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Beirut Madinati electoral campaign: redefining Lebanese politics Open in fullscreen

Diala Haidar

Beirut Madinati electoral campaign: redefining Lebanese politics

Beirut Madinati is an electoral campaign led by independent non-partisan and non-sectarian citizens [Facebook/Beirut Madinati]

Date of publication: 22 April, 2016

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Comment: Our right to the city is a political one, and Beirut Madinati represents an opportunity to turn the city into an open, democratic and participatory space, writes Diala Haidar.

In the post-Taif Republic of Lebanon, politics is exclusively the craft of the sectarian elite. They exploit the weak, centralised state to maintain their deeply entrenched clientelistic and neopatrimonial networks that penetrate all public and private spheres.

In addition, they have managed to co-opt labour unions, design electoral laws that suit the status quo and build a lopsided rentier economy that consolidates the socioeconomic and political power of the sectarian system.

It should therefore, come as no surprise that this neopatrimonial arrangement is driving the country into complete political paralysis, as the private interests of the ruling elite or those of their regional backers compete with conflicting priorities. Today, Lebanon's state institutions are at risk of breaking down, as sectarian tensions rise, public services deteriorate and socioeconomic disparities become more pronounced.

Lebanon's Members of Parliament have extended their mandate on two consecutive occasions in a stark breach of the constitution. They have so far, failed to elect a new president for the Republic, and the cabinet is left in gridlock - unable to respond to any of the country's multiple challenges, most notoriously, the rubbish crisis.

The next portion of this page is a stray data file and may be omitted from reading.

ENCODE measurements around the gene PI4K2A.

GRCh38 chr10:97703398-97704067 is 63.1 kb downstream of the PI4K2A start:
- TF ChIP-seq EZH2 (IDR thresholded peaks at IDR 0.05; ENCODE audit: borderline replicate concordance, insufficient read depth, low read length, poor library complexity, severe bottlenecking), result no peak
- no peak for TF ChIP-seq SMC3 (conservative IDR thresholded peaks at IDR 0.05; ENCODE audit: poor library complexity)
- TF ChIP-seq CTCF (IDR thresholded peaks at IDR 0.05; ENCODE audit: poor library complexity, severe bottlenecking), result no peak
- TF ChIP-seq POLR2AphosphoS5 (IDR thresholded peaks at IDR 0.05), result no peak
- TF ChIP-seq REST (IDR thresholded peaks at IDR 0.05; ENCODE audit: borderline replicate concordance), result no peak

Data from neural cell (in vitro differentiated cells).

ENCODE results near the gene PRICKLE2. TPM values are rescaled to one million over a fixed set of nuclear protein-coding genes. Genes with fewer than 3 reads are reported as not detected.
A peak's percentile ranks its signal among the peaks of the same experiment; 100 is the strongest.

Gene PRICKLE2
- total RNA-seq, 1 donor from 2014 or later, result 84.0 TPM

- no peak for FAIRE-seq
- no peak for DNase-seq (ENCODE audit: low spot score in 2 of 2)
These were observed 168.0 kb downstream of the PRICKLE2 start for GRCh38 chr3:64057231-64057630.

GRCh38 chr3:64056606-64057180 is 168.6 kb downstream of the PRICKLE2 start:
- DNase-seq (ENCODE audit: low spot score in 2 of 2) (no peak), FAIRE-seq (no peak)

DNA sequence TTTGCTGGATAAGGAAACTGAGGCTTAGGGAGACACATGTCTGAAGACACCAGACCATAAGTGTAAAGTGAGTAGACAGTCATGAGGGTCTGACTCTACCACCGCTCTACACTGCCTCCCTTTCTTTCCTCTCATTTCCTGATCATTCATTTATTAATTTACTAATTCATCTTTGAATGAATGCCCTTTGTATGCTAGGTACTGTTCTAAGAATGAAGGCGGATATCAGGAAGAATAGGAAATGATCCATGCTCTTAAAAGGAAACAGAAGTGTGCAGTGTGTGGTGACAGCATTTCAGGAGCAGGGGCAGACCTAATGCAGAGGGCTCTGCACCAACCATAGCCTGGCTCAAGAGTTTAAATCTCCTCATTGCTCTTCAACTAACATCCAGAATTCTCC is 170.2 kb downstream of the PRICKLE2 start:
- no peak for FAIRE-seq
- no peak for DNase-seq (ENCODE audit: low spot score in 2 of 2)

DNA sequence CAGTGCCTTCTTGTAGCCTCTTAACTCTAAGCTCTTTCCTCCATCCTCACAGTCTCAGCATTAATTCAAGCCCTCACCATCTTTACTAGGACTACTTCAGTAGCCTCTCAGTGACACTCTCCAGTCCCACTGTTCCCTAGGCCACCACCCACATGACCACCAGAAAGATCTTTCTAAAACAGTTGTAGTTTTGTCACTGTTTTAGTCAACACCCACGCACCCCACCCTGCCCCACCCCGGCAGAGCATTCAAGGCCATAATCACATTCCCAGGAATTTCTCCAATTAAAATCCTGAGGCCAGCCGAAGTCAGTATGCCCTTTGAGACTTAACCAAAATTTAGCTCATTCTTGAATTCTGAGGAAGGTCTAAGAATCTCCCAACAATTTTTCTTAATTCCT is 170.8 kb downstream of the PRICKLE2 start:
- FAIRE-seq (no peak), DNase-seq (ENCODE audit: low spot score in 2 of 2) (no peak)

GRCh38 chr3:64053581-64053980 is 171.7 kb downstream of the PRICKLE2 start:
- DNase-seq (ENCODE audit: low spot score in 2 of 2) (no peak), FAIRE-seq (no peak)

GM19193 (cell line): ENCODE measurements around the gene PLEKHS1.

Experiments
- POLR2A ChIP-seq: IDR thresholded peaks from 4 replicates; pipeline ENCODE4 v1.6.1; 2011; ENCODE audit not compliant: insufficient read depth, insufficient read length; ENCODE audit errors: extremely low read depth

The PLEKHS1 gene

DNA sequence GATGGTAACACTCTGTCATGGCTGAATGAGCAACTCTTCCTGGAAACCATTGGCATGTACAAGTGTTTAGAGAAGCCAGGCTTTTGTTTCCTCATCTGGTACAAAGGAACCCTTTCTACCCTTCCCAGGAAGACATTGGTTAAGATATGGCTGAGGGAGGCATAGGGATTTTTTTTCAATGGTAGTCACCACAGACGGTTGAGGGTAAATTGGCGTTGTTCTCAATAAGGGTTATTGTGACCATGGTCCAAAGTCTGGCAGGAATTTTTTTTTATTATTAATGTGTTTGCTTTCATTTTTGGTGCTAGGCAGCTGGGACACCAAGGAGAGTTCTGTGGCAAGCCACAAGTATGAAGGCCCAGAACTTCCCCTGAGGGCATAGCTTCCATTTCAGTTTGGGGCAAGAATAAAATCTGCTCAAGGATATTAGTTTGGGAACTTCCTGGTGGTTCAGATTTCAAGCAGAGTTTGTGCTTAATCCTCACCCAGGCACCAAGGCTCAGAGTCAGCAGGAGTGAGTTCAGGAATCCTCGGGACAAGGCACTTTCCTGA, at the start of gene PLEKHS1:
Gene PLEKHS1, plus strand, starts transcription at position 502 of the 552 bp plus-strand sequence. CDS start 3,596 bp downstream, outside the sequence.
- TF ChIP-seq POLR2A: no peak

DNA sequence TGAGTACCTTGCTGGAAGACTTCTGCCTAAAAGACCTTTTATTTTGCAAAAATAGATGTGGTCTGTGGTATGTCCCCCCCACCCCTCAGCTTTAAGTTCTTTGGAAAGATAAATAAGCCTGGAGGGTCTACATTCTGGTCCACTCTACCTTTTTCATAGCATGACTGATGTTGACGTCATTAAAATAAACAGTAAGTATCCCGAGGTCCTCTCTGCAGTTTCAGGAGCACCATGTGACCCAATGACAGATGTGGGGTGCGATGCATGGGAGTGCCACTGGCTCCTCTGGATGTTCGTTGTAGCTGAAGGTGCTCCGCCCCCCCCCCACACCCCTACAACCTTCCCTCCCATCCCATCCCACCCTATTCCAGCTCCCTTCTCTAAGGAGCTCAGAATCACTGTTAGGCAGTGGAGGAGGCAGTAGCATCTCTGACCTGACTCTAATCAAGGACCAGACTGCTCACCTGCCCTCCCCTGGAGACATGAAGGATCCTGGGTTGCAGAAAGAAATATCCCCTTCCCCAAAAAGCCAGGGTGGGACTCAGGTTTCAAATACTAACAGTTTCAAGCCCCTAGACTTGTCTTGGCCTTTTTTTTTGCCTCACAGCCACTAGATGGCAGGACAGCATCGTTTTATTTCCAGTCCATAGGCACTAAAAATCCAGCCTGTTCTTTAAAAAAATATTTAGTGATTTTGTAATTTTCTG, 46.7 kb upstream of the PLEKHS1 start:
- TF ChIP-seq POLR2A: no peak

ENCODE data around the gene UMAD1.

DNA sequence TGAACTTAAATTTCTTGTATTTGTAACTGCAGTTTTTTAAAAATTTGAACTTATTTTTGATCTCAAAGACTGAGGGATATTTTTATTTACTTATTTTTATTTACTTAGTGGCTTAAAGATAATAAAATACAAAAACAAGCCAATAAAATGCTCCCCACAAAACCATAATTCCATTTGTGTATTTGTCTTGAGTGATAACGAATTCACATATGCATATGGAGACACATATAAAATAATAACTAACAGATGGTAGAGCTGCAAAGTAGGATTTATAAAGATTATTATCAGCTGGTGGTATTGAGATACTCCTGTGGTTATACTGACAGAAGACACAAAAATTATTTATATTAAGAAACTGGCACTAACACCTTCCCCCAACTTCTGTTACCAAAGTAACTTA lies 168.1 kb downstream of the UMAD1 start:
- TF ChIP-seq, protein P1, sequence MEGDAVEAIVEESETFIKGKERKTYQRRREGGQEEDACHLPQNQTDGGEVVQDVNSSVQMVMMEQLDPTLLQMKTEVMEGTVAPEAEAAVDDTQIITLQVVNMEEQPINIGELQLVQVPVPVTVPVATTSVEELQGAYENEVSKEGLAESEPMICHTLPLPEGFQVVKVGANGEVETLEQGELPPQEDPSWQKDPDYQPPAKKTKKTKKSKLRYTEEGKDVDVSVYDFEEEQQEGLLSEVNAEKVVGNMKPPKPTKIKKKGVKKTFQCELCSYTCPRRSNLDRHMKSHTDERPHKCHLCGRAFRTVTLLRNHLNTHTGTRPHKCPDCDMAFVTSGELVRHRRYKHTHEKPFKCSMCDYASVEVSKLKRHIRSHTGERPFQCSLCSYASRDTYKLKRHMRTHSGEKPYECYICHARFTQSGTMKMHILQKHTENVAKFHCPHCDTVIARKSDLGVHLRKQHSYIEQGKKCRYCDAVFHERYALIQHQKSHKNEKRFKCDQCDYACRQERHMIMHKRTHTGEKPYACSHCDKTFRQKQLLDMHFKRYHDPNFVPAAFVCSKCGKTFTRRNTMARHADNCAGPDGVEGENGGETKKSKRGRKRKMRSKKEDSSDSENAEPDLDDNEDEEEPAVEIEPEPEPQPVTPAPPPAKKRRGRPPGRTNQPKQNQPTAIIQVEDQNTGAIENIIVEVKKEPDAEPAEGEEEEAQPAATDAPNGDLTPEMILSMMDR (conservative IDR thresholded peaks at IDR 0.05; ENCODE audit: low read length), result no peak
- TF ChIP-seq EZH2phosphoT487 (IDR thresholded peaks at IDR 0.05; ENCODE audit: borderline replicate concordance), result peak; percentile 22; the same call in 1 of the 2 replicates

In the context of this political impasse and growing disenchantment - particularly among the youth - Beirut Madinati is emerging as an organic attempt to give politics a human face and endow it with new meaning.

Beirut Madinati is an electoral campaign led by independent non-partisan and non-sectarian citizens to elect a municipal council of qualified, technocratic and independent candidates. They pledge to implement a people-centred programme which prioritises the well-being of all those who live or work in the capital. 

The programme was formulated using the expertise of numerous Lebanese urban planners, transport engineers, waste management experts, economists, environmentalists and other activists, and has built on earlier campaigns and civil society initiatives working to safeguard Beirut's "liveability". 

Lebanon's state institutions are at risk of breaking down, as sectarian tensions rise, public services deteriorate and socioeconomic disparities become more pronounced


Beirut Madinati's programme highlights 10 key objectives from increasing greenery and public space and making housing more affordable, to implementing an integrated solid waste management strategy and committing to social justice and socioeconomic development.